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I can swim a mile (66 lengths, 1650y) of breasstroke in about 40 minutes - 45 mins. But I cant swim more than 3 or 4 laps of freestyle. They use the same muscles. Why is this?

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Without actually seeing your stroke, I am going to make the guess that it is related to breathing.

Breastroke, it is easy to do a slow stroke (and a 40 minute mile qualifies) and breathe in and out regularly while your face is above the water. In freestyle, the tendency for people that are not competitive swimmers is to hold their breath while their face is in the water, and then try to breathe out and in while their face is out of the water. This leads to hyperventilation and early fatigue.

A proper freestyle is breathing out completely while your face is in the water, then breathing in during the recovery phase when your face comes out of the water.

Lastly, while they do use many of the same groups of muscles, they use them in different patterns which can also contribute to fatigue.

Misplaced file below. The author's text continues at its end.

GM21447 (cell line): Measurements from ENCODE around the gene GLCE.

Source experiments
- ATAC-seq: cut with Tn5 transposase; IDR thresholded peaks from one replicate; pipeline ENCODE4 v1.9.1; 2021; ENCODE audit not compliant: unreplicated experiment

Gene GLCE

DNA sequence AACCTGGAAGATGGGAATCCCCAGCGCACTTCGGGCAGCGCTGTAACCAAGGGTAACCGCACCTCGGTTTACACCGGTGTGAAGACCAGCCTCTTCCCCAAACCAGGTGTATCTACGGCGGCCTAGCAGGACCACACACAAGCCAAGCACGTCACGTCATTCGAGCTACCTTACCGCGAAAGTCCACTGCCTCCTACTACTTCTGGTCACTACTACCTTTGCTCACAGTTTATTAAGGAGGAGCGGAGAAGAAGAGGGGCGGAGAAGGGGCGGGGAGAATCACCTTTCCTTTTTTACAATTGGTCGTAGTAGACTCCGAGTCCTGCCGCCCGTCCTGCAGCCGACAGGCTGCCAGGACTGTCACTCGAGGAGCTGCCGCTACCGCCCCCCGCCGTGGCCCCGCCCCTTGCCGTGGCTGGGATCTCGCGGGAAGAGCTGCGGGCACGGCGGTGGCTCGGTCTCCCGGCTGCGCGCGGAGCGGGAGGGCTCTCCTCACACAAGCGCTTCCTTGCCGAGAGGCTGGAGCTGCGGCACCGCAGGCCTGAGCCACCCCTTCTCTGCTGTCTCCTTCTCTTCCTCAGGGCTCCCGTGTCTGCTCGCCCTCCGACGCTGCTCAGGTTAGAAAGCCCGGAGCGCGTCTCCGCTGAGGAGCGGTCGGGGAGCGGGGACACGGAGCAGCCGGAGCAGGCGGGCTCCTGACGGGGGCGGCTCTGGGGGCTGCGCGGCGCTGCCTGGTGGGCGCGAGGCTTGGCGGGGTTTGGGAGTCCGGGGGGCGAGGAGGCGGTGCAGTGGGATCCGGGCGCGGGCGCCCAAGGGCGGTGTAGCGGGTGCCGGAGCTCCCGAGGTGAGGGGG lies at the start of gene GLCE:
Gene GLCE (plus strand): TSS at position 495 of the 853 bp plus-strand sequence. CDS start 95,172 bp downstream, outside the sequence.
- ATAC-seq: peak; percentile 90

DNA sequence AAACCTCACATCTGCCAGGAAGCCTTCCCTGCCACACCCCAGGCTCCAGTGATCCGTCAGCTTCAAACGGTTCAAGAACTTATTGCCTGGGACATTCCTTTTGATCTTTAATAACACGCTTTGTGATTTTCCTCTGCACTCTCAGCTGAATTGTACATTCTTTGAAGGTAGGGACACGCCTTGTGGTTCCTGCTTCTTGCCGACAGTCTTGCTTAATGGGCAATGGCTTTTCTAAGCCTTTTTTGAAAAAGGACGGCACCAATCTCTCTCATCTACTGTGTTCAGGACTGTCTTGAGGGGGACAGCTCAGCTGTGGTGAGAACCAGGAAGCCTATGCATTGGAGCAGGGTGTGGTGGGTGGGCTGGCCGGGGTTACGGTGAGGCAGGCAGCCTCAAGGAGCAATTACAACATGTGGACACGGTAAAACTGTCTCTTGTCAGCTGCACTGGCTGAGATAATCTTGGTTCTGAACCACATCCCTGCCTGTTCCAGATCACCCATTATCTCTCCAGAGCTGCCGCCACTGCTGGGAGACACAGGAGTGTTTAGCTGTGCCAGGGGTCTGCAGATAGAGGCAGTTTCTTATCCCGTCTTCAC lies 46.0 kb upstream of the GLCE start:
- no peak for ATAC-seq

• 1
    I got the same response from my brother (who is a lifeguard, and has seen my stroke). So basically, just practice breathing? – XaNaX Jul 28 '16 at 15:43
  • @XaNaX Yes, practice breathing, and unless your training to compete in a long distance event, breathe every 3-5 strokes (i.e. R-L-R and vice versa or R-L-R-L-R and vice versa). – Amanda R. Jul 28 '16 at 17:31
  • Lifeguard screening. I do every 3rd – XaNaX Jul 28 '16 at 20:00
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Get someone to watch you and see what you are doing wrong. If it is breathing start with every two strokes (but change sides each length or you will get a bad neck, that might also be an issue) even do as a friend did to begin with get a snorkle. You can work on stroke, such as a pull boy between your upper leg to stop legs wondering out. Start from the beginning, get someone to watch you and don't worry of you go slower to start. When I train I am often mid pack in training and drills but top few on pace, all about the drills and training, speed is the sum total. But do do look after your shoulders/neck as you increase your distance as I managed to lock mine and that hurts!

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They don't use the same muscles, and certainly don't use them in the same way, so I'd dispute that premise.

In any case, the breastroke motion is not as naturally explosive than the other strokes in its movements, so it makes sense that you'd be able to go further without getting as fatigued. I can't think of any stroke where you'd be able to keep going as much as breaststroke.

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